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There Be Dragons: Movie Review

Hannah Goodwyn


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A soul-stirring story paralleling sheer faith and staunch disbelief, There Be Dragons is a cinematic lesson of two men forever affected by the violent Spanish Civil War. Critically-acclaimed filmmaker Roland Joffé (The Killing Fields, The Mission) tells a fictional story based on the true events surrounding the war and the life of Josemaria Escriva, the controversial founder of Opus Dei. Limitedly released in theaters last summer, this new faith-focused film is set to release on DVD on January 10, 2012.

Taken from the Latin phrase written on ancient maps (“Hic Sunt Dracones”), There Be Dragons explores the dark demons man fights within himself and the hope found in a surrendering faith in God.


On a trip researching a book he's writing about St. Josemaria Escriva, investigative journalist Robert Torres returns to Spain to interview his father. Not knowing much about his father's past or the extent of his connection with Escriva, Torres is met with resistance as Manolo prefers to keep his checkered past quiet. Dark secrets are soon revealed about Manolo's past with his former friend Josemaria. Haunted by his sins, Manolo exposes repressed hurts while telling his story and that of Escriva, who was steadfastly faithful to God even through the darkest of circumstances.


Without being preachy, director Roland Joffé tells an incredible story of faith and forgiveness in There Be Dragons. Actions always speak louder than words; and that’s true for the emotive action in this film. Joffé, who also wrote the film’s script, takes it steps further, offering dialogue that evokes the soul. An agnostic, Joffé does an incredible job of encompassing some of the most important teachings of Jesus Christ in this Hollywood movie.

Matched with St. Josemaria Escriva’s faith on screen is the fictional Manolo Torres’ hatred and bitterness. Manolo's life clearly represents how darkness and unhealed wounds can destroy a man. It’s night and day looking at these two characters, inexplicably showing how faith can free a man while also showing how cynical doubt can keep one captive.

This spiritually-inclined film joins the famed director with a skillfull cast, featuring Charlie Cox as Escriva and Wes Bentley as Manolo. Cox (Boardwalk Empire) and Bentley (American Beauty) genuinely capture the essence of these two complicated, developing characters. Rodrigo Santoro (300), Dougray Scott (Ever After), Olga Kurylenko (Quantum of Solace) and Derek Jacobi (The King’s Speech) appear in supporting roles.

For a movie made by mostly unbelievers, There Be Dragons comes across as a pro-Christianity film. It should be known that the film does center on Catholicism. Josemaria Escriva's history is quite controversial with regards to some of the practices of Opus Dei (“Work of God”), the religious group Escriva founded. One particular scene shows Charlie Cox, as Josemaria Escriva, inflicting pain upon himself, as is a reported Opus Dei practice called self-flagellation.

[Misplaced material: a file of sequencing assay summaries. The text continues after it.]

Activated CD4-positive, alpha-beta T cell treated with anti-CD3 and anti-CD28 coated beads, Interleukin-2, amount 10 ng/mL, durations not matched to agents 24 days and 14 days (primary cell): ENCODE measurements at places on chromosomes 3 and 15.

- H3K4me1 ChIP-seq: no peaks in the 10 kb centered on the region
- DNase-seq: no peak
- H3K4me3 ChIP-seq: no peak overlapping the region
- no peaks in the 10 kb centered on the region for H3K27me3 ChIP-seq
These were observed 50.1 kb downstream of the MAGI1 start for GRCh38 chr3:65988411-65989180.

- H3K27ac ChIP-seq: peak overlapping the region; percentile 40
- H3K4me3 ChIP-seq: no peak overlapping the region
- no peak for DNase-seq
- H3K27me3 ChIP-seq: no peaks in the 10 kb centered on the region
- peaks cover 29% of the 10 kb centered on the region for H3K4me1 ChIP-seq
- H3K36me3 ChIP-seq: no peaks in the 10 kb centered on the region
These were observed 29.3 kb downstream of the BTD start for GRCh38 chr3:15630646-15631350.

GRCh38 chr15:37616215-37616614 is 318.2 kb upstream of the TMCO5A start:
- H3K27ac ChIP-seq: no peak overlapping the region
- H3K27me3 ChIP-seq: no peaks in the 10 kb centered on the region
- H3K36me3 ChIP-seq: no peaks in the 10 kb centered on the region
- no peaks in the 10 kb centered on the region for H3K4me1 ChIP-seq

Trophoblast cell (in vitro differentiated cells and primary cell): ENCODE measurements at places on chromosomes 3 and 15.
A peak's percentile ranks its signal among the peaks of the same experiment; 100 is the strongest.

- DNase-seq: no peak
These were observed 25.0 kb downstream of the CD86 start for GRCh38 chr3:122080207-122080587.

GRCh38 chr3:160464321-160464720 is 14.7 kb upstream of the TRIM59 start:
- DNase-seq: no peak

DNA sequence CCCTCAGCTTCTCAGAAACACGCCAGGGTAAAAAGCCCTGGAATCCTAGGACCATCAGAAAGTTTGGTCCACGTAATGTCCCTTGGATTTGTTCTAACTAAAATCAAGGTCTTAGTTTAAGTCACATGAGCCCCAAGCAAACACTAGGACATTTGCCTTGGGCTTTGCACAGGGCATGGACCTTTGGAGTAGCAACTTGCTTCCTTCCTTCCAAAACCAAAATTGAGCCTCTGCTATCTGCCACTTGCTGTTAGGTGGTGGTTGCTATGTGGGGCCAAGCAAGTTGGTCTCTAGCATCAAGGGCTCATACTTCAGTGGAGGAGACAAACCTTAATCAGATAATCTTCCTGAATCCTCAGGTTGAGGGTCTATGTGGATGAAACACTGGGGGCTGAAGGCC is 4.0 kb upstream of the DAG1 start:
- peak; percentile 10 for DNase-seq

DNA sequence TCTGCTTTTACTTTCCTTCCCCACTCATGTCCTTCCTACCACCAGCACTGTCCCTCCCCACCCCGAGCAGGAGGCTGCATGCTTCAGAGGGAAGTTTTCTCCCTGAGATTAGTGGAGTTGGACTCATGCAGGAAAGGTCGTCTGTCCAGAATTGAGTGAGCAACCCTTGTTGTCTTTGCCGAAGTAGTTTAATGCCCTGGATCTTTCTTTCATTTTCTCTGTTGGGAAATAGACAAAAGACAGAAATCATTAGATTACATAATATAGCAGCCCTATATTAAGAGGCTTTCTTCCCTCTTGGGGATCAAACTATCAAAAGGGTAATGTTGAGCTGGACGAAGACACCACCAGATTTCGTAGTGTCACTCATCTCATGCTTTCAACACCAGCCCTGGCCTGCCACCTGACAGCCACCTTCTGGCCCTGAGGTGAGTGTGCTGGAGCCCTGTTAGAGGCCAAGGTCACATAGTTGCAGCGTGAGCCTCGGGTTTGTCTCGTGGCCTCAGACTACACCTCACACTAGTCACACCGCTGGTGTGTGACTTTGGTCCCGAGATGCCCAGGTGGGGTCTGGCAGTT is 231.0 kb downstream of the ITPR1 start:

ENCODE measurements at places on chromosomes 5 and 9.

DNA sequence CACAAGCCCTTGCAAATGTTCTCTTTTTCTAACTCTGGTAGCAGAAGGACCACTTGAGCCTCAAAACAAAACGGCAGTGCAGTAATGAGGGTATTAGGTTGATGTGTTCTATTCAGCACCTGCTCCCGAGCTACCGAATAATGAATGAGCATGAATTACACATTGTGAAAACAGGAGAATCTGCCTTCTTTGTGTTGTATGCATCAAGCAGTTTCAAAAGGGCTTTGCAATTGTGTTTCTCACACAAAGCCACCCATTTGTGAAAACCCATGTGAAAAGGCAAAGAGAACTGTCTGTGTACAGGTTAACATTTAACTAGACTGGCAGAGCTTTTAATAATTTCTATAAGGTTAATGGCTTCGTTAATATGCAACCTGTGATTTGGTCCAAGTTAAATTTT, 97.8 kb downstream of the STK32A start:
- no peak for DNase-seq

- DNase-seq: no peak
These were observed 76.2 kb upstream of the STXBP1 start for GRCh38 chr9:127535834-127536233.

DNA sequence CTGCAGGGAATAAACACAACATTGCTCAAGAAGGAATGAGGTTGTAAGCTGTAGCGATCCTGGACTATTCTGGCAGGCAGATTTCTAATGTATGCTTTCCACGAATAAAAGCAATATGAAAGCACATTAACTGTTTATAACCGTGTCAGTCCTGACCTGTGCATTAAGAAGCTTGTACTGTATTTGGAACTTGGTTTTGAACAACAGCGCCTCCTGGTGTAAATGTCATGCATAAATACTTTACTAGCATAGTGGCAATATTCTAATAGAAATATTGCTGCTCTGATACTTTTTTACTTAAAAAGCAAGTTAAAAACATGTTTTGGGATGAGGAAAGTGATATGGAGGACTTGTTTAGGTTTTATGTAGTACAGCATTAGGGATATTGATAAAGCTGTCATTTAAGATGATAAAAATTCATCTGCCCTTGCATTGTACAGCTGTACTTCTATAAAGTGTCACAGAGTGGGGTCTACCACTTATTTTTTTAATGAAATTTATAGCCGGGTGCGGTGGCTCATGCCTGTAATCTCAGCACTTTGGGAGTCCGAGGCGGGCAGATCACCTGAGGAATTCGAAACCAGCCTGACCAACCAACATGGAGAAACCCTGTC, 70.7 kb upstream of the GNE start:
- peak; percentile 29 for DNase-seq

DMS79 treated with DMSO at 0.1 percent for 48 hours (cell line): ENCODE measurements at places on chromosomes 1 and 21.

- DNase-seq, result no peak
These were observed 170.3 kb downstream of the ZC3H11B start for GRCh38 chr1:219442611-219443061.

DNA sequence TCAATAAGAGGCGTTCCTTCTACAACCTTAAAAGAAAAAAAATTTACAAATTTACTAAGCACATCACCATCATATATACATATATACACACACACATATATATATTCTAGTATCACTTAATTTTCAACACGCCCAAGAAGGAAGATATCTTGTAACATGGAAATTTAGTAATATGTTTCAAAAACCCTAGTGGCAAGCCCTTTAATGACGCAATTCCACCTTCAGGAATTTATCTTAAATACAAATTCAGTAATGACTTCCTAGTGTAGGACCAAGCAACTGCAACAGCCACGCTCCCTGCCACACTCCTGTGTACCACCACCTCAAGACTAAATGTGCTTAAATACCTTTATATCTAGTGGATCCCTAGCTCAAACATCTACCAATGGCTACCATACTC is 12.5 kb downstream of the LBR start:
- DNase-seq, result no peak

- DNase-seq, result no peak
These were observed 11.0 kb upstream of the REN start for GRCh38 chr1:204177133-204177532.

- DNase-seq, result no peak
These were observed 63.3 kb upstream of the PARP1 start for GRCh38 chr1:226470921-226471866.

Though the film follows Escriva's story, it does not feel like a biopic intended to solely honor this priest's life. There Be Dragons goes beyond his story to where you don't even realize your watching his story as you begin to reflect on how faith and forgiveness is lived out in your own spiritual life. Joffé's film reaches deeper levels, touching on the cost of sin and the reach of forgiveness, darkness struggling against the light. It leaves the viewer asking the very question posed at the beginning of the film as it referenced Spain's civil war: whose side are you on?

Rated PG-13 mostly for war violence and foul language, There Be Dragons contains inappropriate material for children.


DVD watchers will be pleasantly surprised to find a testimonial video featuring actor Wes Bentley. In the extras clip, Bentley opens up about his former alcohol and drug addiction and how he got sober and returned to his faith during the filming of There Be Dragons. The special features also includes deleted scenes from the film.


Controversy aside, There Be Dragons is an admirable modern-day parable about consequences. Navigating the same turmoil during the Spanish Civil War, Josemaria and Manolo’s lives end very differently. It’s a reminder of how much faith – or the lack of it – guides our lives.

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About The Author


Hannah Goodwyn served as a Senior Producer for, managing and writing for the award-winning website. After her undergraduate studies at Christopher Newport University, Hannah went on to study Journalism at the graduate level. In 2005, she graduated summa cum laude with her Master's from Regent University and was honored with an Outstanding Student Award. From there, Hannah began work as a content producer for For ten years, she acted as the managing producer for the website's Family and Entertainment sections. A movie buff, Hannah felt right at home working as's